Secondhand Stores to Council: 'Wait a Second!'
Proposed ordinance designed to help recovery of stolen goods
Yesterday, Mayor Pro Tem Sheryl Cole's office confirmed that they would be dropping from next Thursday's City Council agenda a controversial ordinance that would have given the Austin Police Department more tools to recover stolen goods. The ordinance had raised the ire of many secondhand shop owners, who were worried that the law could force them out of the city, or even out of business.
The so-called "pawnshop" ordinance would have repealed the current City Code guidelines regulating pawnshops and secondhand stores and replaced them with rules that essentially put secondhand stores on the same regulatory level as pawn shops – meaning those businesses would be required to become licensed with the city and report the purchase of certain goods that APD says "can be targeted by thieves." That doesn't sound so bad: a little paperwork and a nominal licensing fee that would, according to a memo sent by APD Chief Art Acevedo to the mayor and City Council members in June, fill in large regulatory gaps and enhance "APD's ability to recover stolen goods."
But where APD and city staff saw small changes to city law in the name of big strides in the recovery of stolen merchandise and the punishment of those who did the stealing, many secondhand store proprietors saw onerous regulations that could damage their ability to do business.
"Me and my colleagues are all for helping the police catch bad guys," says Tim Hensley, co-owner of Gamerz, a video game store in Lakeline Mall, and Gamerz Galaxy at Hancock Center. "But it's very scary what this ordinance would require us to do. Some of these measures are quite punitive."
Perhaps the most punitive of the proposed measures, according to Hensley, would have required secondhand shop owners to hold on to all items they purchase for a week. This would presumably give APD the time to track merchandise being bought and sold in the city and cross-reference it with merchandise that's been reported stolen.
The problem for a store owner like Hensley is that every day he holds on to a piece of merchandise is a day he's not making money, a day he's paying for storage, and a day that merchandise could be depreciating in value.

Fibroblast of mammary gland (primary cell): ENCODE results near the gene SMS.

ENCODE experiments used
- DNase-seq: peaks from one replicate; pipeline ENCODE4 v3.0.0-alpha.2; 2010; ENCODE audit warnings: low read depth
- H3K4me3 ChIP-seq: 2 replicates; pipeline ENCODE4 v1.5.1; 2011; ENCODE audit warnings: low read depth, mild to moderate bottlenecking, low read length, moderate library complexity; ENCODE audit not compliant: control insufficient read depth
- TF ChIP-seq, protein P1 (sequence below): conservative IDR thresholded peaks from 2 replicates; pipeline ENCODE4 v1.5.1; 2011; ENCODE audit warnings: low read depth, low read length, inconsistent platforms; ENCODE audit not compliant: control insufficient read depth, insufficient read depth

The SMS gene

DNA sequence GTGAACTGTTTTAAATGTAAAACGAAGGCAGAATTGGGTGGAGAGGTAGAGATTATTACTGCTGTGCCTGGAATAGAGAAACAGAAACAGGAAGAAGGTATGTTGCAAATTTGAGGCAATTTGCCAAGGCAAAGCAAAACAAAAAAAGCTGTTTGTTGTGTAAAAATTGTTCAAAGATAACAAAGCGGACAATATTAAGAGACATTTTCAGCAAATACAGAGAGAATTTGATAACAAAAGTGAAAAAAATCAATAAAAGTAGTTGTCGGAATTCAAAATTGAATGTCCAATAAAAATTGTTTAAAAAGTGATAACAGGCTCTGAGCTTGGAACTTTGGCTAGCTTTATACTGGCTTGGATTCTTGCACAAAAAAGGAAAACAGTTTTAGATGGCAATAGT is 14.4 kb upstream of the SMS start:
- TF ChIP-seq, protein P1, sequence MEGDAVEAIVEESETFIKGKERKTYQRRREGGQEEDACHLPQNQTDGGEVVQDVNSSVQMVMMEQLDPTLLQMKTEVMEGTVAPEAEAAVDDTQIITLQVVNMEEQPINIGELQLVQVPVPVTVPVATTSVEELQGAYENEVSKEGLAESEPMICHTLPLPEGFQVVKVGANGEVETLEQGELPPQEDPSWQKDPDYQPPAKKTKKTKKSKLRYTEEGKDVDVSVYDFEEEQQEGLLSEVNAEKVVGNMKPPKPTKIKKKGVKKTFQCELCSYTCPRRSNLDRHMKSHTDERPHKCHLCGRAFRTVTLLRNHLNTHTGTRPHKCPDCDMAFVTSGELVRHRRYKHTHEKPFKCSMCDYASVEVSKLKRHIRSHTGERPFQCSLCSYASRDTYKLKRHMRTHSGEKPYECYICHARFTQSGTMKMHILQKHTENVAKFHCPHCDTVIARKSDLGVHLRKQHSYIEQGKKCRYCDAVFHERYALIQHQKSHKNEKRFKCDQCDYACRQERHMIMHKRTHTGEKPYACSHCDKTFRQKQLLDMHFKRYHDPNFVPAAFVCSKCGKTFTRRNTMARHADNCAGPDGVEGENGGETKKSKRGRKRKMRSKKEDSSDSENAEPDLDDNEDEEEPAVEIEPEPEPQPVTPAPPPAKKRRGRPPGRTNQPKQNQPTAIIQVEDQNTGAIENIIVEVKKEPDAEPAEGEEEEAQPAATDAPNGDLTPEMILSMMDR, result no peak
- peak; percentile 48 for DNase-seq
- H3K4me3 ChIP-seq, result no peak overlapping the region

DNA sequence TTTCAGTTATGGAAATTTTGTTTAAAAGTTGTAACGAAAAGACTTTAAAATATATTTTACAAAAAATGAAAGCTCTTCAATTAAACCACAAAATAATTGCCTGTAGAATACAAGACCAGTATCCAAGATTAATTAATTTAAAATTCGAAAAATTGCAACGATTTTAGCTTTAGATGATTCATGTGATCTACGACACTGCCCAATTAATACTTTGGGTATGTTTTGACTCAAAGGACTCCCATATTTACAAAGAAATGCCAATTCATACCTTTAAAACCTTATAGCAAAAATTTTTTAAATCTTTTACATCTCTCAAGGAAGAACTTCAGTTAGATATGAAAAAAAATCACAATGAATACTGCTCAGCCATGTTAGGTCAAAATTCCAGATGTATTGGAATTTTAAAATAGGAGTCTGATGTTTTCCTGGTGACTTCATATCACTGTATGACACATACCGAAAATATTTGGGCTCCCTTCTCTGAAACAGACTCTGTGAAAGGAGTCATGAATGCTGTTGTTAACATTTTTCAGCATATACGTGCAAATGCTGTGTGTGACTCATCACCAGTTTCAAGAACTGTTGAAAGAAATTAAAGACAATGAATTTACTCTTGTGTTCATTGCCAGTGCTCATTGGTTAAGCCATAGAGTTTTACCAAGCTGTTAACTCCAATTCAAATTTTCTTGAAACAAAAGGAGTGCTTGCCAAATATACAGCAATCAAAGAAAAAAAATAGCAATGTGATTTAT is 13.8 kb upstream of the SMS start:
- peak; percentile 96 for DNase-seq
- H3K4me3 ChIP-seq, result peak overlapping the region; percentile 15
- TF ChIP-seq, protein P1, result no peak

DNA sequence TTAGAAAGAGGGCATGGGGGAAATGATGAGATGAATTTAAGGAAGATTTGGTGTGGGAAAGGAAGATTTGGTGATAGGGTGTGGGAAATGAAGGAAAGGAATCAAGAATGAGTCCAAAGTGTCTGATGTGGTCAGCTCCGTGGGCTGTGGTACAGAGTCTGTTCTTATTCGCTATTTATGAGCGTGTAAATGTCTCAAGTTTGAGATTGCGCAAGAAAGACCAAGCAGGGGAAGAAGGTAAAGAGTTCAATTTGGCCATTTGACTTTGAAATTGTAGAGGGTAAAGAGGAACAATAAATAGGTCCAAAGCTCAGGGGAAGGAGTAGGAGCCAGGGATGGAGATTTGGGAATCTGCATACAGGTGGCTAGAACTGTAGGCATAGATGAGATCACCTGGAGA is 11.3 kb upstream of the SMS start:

"I run a video game store," Hensley says. "These items depreciate quickly. For example, if I bought a copy of Madden NFL 12 a week before Madden NFL 13 came out, Madden 12 will depreciate by two-thirds the moment 13 comes out, which is when I could legally sell it. I'm going to have to begin forecasting weeks and months in advance of new releases. I've bought something, and that money is gone and I can't recoup for 10 days. That's money tied up in inventory I can't move."
Other stakeholders pointed to the ordinance's proposed record-keeping provisions as the source of their angst. Under the terms of the ordinance, all secondhand dealers would have been required to enter a record of every purchase into a third-party electronic system to which APD would then have access. Those new record-keeping requirements would have a direct financial impact on businesses, according to Steve Wiman, owner of South Austin antique store Uncommon Objects.
"Putting the responsibility on small-business owners to track and report merchandise is so burdensome," Wiman says. "It's not simple to log in and report what you bought that day. I buy thousands of items a week. These requirements will affect our ability to purchase, price, and sell. The bottom line is an ordinance of this sort will have such a massive ripple effect it [would] impact our businesses in radical ways."
Looking for a compromise, the bill's co-sponsors, Cole and Council Members Bill Spelman and Kathie Tovo, made amendments to the original ordinance that would set a price floor of $50 on items requiring registration and set a list of regulated merchandise, but by Wednesday, Cole's office said they had encountered too much resistance from stakeholders and not nearly enough consensus to feel comfortable moving forward with the ordinance.
Wiman and Hensley both believe that much of the last-minute grief city staff faced at stakeholder meetings could have been resolved if APD or the bill's co-sponsors had reached out to secondhand dealers months, rather than weeks, ago.
Before her office announced the withdrawal, Cole still thought the ordinance would meet with stakeholder approval. "We're trying to hit that sweet spot," Cole said. "We're definitely not trying to put anyone out of business, but at the same time, we're trying to get a balance between getting the information we need to recover the goods and also not making business owners do too much work. But we don't think the registration process is going to put too much of a burden. We hear the stakeholders loud and clear, and we're trying to listen to them."
But Hensley remained worried that all that listening would not amount to much. "I'm concerned that this ordinance is going to pass and I'll have no recourse but to accept it and try to stay in business," he said. Apparently his concerns, and those of other business owners, were in the end sufficient to scuttle the ordinance, at least temporarily. "There are parts we didn't think were bad ideas, but they went about it in the wrong way," Hensley added Wednesday. "In the future, we hope they invite us if they decide to look at this again."